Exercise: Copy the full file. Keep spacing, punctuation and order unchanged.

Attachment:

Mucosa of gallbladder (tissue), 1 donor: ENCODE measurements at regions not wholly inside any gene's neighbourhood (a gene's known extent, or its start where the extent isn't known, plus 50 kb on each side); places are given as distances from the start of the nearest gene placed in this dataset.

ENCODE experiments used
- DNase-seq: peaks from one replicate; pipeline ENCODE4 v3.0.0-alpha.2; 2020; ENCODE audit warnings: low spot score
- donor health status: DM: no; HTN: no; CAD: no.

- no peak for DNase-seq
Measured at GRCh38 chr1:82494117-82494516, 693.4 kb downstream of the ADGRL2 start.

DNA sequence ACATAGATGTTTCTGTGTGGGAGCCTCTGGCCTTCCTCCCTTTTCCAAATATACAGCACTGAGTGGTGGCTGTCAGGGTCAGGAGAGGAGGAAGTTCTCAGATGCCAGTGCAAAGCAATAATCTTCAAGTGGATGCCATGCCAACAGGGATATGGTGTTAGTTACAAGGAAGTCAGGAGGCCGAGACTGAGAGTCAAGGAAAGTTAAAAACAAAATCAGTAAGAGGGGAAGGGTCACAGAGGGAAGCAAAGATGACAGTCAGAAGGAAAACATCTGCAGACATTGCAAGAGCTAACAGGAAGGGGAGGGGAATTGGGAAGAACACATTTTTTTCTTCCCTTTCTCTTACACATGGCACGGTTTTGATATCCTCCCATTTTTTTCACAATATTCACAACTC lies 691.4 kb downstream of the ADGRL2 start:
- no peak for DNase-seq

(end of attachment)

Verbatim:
Mucosa of gallbladder (tissue), 1 donor: ENCODE measurements at regions not wholly inside any gene's neighbourhood (a gene's known extent, or its start where the extent isn't known, plus 50 kb on each side); places are given as distances from the start of the nearest gene placed in this dataset.

ENCODE experiments used
- DNase-seq: peaks from one replicate; pipeline ENCODE4 v3.0.0-alpha.2; 2020; ENCODE audit warnings: low spot score
- donor health status: DM: no; HTN: no; CAD: no.

- no peak for DNase-seq
Measured at GRCh38 chr1:82494117-82494516, 693.4 kb downstream of the ADGRL2 start.

DNA sequence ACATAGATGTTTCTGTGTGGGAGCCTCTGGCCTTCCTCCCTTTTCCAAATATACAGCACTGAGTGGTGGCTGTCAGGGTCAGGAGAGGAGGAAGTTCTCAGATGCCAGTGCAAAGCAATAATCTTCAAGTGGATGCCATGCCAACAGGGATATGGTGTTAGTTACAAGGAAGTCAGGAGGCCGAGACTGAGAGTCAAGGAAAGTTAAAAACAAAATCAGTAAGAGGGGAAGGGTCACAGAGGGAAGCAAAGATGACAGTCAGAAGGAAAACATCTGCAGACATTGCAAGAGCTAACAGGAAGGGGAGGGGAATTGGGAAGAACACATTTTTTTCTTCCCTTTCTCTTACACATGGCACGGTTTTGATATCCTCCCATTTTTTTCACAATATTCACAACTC lies 691.4 kb downstream of the ADGRL2 start:
- no peak for DNase-seq